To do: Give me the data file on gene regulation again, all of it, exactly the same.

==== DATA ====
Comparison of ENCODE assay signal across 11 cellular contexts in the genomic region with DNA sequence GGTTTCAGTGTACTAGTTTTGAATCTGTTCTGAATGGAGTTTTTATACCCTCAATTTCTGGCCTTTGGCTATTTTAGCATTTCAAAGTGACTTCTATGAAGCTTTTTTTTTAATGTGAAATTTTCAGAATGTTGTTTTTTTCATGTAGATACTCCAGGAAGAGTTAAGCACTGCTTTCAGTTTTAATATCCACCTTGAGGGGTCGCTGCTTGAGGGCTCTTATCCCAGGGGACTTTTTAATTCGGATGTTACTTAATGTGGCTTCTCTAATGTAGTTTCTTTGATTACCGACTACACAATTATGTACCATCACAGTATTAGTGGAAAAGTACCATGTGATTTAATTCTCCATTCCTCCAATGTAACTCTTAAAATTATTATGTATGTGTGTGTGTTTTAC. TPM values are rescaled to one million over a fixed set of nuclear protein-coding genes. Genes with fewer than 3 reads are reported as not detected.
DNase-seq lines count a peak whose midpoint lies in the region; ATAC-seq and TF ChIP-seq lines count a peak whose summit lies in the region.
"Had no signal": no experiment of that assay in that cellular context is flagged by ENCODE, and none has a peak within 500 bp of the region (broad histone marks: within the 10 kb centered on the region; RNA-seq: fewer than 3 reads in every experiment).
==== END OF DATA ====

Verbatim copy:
Comparison of ENCODE assay signal across 11 cellular contexts in the genomic region with DNA sequence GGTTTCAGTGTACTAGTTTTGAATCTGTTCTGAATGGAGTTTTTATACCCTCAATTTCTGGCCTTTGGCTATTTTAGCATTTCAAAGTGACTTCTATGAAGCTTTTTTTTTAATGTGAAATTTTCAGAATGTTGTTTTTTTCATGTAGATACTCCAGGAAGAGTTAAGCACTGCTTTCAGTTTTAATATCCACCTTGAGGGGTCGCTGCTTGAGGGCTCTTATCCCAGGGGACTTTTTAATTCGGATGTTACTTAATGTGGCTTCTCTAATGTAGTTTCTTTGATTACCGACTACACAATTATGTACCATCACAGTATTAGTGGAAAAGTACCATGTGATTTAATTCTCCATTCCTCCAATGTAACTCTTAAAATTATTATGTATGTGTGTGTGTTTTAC. TPM values are rescaled to one million over a fixed set of nuclear protein-coding genes. Genes with fewer than 3 reads are reported as not detected.
DNase-seq lines count a peak whose midpoint lies in the region; ATAC-seq and TF ChIP-seq lines count a peak whose summit lies in the region.
"Had no signal": no experiment of that assay in that cellular context is flagged by ENCODE, and none has a peak within 500 bp of the region (broad histone marks: within the 10 kb centered on the region; RNA-seq: fewer than 3 reads in every experiment).